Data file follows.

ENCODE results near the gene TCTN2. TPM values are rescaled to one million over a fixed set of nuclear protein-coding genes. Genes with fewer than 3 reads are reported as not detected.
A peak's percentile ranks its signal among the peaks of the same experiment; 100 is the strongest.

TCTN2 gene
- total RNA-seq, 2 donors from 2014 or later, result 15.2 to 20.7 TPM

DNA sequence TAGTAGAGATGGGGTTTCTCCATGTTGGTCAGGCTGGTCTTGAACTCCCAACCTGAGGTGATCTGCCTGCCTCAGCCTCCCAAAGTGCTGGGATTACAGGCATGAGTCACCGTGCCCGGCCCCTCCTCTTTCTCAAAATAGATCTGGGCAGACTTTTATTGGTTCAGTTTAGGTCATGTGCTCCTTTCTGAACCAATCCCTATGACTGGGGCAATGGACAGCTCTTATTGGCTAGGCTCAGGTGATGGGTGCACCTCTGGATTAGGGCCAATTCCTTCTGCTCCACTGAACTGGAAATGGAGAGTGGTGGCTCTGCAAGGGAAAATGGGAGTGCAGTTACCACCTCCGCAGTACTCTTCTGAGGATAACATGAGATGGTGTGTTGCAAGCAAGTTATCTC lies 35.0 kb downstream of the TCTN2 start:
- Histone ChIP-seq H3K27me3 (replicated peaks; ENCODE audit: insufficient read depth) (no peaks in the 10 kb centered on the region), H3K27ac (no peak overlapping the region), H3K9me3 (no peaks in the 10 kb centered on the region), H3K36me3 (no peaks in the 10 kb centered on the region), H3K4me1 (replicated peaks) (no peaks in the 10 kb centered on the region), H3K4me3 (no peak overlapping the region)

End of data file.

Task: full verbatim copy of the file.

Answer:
ENCODE results near the gene TCTN2. TPM values are rescaled to one million over a fixed set of nuclear protein-coding genes. Genes with fewer than 3 reads are reported as not detected.
A peak's percentile ranks its signal among the peaks of the same experiment; 100 is the strongest.

TCTN2 gene
- total RNA-seq, 2 donors from 2014 or later, result 15.2 to 20.7 TPM

DNA sequence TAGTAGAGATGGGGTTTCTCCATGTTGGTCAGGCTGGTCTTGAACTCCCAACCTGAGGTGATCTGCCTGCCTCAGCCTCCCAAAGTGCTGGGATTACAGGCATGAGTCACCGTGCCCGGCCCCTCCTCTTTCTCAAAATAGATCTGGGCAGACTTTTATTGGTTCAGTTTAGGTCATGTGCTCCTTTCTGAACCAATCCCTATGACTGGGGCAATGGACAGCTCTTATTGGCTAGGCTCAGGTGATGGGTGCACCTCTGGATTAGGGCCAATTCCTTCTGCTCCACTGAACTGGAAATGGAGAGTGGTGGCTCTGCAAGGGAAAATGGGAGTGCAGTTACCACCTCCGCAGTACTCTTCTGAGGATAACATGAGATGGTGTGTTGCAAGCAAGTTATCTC lies 35.0 kb downstream of the TCTN2 start:
- Histone ChIP-seq H3K27me3 (replicated peaks; ENCODE audit: insufficient read depth) (no peaks in the 10 kb centered on the region), H3K27ac (no peak overlapping the region), H3K9me3 (no peaks in the 10 kb centered on the region), H3K36me3 (no peaks in the 10 kb centered on the region), H3K4me1 (replicated peaks) (no peaks in the 10 kb centered on the region), H3K4me3 (no peak overlapping the region)